As California moves forward to Phase II of the state’s COVID-19 recovery, Santa Clara County extended its shelter-in-place order indefinitely and announced social-distancing protocols for businesses to reopen.
The latest order went into effect at the end of last week, continuing the ban on dine-in service at bars and restaurants and closure of barbers and beauty salons.
Retail establishments are now allowed to reopen, however, as long as they keep customers outside, offer curbside service only and post social distancing protocols about how they conform to county guidelines. The new precautionary measures are aimed at preventing the gathering of crowds and unnecessary person-to-person contact, as well as offering protections for employees and customers.
The order comes on the heels of Gov. Gavin Newsom’s announcement that counties that have met variance requirements and have received approval from the state may allow barbershops and hairdressers to open.
While some neighboring jurisdictions—in fact, 47 out of 58 California counties, including Santa Cruz—have met state criteria to apply for reopening, Santa Clara County Public Health Officer Dr. Sara Cody has proceeded with more caution.
“The pace at which the state has made these modifications is concerning to me,” she told the county supervisors at their regular board meeting earlier this week.
“If our overall rate of transmission remains stable,” Cody assured, “we will be able to continue to ease our restrictions and safely reopen activities on a regular cadence with at least an incubation period between each phase.”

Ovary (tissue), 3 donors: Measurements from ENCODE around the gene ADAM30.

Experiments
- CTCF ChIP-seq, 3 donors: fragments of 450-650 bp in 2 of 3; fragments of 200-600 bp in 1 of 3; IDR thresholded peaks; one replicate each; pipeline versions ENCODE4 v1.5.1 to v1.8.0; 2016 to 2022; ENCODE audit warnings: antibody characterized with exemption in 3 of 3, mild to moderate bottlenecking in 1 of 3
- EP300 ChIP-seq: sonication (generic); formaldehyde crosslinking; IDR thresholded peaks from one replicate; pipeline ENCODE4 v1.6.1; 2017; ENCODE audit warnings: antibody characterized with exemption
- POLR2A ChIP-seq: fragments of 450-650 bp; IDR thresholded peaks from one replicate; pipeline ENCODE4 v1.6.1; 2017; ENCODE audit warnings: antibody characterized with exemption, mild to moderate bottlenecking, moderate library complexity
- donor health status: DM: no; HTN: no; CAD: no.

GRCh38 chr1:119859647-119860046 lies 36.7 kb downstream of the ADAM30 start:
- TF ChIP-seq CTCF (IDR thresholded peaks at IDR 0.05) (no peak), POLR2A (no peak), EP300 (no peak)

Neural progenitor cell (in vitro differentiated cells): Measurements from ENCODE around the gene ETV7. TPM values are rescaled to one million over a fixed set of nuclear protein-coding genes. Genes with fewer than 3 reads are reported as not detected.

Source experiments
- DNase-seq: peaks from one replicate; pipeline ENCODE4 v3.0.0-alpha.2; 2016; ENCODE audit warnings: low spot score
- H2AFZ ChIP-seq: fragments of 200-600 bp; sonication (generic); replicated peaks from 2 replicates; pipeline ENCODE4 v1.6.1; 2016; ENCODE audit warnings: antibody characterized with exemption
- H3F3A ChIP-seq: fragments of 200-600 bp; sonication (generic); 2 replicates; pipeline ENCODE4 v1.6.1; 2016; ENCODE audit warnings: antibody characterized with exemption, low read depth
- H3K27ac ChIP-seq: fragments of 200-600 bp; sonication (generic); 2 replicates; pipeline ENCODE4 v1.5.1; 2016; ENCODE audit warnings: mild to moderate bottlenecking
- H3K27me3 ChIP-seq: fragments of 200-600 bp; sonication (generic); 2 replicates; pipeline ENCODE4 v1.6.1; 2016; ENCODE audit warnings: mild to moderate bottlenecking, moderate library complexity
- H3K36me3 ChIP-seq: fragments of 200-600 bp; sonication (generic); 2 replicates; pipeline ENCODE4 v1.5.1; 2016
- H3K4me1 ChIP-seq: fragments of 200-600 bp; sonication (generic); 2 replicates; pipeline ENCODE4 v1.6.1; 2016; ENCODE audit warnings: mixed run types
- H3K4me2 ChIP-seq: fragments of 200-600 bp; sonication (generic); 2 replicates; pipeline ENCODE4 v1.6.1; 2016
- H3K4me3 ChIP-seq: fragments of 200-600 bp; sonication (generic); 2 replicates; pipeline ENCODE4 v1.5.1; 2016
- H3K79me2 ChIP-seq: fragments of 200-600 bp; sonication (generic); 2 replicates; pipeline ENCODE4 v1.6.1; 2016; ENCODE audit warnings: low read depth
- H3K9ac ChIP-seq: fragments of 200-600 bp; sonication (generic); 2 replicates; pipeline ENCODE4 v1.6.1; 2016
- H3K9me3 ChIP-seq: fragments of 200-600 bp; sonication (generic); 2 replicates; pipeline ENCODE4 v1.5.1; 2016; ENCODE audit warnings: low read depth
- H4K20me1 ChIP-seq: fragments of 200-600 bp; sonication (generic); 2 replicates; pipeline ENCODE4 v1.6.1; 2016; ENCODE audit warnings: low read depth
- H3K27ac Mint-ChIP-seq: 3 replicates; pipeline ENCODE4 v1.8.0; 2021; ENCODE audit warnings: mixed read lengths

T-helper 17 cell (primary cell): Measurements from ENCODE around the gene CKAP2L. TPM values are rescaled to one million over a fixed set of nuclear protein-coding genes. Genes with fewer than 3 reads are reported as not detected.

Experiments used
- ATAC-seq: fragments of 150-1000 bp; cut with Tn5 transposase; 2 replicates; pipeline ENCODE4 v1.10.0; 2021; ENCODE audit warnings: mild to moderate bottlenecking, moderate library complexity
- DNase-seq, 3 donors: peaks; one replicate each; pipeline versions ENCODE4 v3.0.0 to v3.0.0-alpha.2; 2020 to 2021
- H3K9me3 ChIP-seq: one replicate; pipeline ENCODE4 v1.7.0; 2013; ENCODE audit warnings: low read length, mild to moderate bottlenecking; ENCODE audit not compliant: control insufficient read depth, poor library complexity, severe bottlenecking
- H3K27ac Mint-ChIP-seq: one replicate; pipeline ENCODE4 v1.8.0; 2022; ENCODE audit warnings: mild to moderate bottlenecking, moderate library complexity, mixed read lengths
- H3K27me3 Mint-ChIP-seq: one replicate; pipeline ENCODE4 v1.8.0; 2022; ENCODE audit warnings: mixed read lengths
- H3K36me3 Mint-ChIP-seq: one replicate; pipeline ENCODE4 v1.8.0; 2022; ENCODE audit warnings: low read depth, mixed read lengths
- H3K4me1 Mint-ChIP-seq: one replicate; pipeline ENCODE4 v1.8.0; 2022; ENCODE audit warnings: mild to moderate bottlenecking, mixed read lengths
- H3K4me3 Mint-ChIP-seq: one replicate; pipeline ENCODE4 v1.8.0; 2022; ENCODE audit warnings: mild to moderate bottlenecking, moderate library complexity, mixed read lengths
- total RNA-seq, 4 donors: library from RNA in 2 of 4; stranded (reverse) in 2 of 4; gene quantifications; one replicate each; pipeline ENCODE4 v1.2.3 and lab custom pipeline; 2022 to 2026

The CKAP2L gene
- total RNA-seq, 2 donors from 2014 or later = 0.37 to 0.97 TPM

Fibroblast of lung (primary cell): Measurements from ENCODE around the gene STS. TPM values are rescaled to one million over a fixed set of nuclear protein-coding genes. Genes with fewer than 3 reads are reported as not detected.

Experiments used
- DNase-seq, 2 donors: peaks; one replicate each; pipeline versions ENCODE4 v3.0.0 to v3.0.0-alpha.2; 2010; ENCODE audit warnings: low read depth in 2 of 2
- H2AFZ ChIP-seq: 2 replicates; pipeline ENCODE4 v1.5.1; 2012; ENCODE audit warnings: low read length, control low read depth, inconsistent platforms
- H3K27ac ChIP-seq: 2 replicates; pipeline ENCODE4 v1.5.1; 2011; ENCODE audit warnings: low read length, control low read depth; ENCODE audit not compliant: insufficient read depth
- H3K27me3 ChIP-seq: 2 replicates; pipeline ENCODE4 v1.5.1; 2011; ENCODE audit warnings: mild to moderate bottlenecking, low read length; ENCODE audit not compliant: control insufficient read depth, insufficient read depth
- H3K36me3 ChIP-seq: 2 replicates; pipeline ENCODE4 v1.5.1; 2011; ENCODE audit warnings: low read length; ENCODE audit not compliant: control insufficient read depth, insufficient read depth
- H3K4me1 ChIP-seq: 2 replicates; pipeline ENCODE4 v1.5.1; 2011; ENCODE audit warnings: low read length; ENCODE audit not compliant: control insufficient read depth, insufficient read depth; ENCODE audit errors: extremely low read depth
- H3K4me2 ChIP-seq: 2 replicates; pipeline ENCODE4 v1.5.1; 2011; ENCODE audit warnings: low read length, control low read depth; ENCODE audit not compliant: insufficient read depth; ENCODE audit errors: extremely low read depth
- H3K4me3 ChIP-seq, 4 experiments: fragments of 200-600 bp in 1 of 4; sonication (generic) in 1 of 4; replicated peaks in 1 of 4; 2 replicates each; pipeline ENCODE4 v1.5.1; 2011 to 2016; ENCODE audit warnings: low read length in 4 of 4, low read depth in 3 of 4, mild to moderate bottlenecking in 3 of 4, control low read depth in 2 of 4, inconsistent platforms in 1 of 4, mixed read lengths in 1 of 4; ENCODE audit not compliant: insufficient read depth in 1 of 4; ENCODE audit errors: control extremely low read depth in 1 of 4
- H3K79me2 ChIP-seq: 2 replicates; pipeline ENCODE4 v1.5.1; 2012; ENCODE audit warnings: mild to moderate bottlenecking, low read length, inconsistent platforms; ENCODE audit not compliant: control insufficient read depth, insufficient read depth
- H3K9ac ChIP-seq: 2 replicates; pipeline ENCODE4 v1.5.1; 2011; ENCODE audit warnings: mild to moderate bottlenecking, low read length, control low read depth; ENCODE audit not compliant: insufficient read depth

One of the concerns locally, at least, has been whether the county is spending enough on reaching that next stage of reopening.
According to emergency spending data released to this news outlet earlier this week, the county had only spent little more than $1 million on testing by May 19, even though robust testing is critical to protecting people as they get back to work.
Meanwhile, only 50 contact tracers out of a hoped-for 1,000 are on the job. That might owe to the county’s plan to rely on volunteers instead of paying some of the laid-off masses to do the epidemiological sleuthing.
Other Bay Area counties have outperformed the South Bay when it comes to contact tracing, inching ever closer to the 15 tracers-per-100,000 metric set by Gov. Newsom as a condition of easing public health restrictions. San Francisco surpassed the benchmark.
In Santa Clara County, however, there’s a long way to go.
In the meantime, customers venturing out to newly reopened businesses should be prepared for to make their own assessments about safety, local health officials say.
The guidelines are built around what is becoming a common incantation of epidemiologists: “Time, space, people, place.”
Time. Transactions with other people in public should last no more than a few seconds, to minimize risk. This is not the time to chit-chat with your bank teller.
Space. The 6-feet-apart rule still applies. Shoppers, who have already become pretty savvy to the idea, need to assess how businesses allow people to keep their distance.
People. Are employees respectful of risk management? Are they wearing masks? Health officials have consistently asserted that masks are most effective in protecting others, which means it is unwise to confront someone not wearing a mask. Interactions that involve a lot of speaking are likely to raise the risk of spreading the virus.
Place. Enclosed spaces without a lot of air flow are the most risky environment. This is an element that retail spaces have limited control over. Health watchers suggest that if a customer has to do business in a small, enclosed environment, even more attention should be paid to the other elements of safety.
The public can also look for signs that a business is complying with the county health order and safe practices: Are hand sanitizer or disinfecting wipes readily available? Are employees behaving in a way consistent with safe practices?
The county’s latest social distancing protocol for reopened businesses are codifying many of these elements, mandating that establishments minimize the number of customers in their store at one time, for instance, as well as placing limits on amount of goods that can be sold to one person in order to avoid lines.
To read up on the current mandate, click here.